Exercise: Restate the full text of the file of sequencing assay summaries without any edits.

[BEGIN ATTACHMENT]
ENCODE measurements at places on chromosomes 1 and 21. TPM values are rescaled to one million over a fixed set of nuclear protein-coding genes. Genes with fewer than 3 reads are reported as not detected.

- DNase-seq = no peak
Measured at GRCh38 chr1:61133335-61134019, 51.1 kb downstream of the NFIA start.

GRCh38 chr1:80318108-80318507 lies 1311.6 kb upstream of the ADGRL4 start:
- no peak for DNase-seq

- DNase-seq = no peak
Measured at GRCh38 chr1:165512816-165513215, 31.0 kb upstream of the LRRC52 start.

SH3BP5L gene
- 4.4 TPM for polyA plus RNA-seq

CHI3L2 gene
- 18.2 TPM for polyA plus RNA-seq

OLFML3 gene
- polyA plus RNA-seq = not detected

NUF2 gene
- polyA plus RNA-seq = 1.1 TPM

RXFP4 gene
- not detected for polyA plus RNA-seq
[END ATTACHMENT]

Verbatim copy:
ENCODE measurements at places on chromosomes 1 and 21. TPM values are rescaled to one million over a fixed set of nuclear protein-coding genes. Genes with fewer than 3 reads are reported as not detected.

- DNase-seq = no peak
Measured at GRCh38 chr1:61133335-61134019, 51.1 kb downstream of the NFIA start.

GRCh38 chr1:80318108-80318507 lies 1311.6 kb upstream of the ADGRL4 start:
- no peak for DNase-seq

- DNase-seq = no peak
Measured at GRCh38 chr1:165512816-165513215, 31.0 kb upstream of the LRRC52 start.

SH3BP5L gene
- 4.4 TPM for polyA plus RNA-seq

CHI3L2 gene
- 18.2 TPM for polyA plus RNA-seq

OLFML3 gene
- polyA plus RNA-seq = not detected

NUF2 gene
- polyA plus RNA-seq = 1.1 TPM

RXFP4 gene
- not detected for polyA plus RNA-seq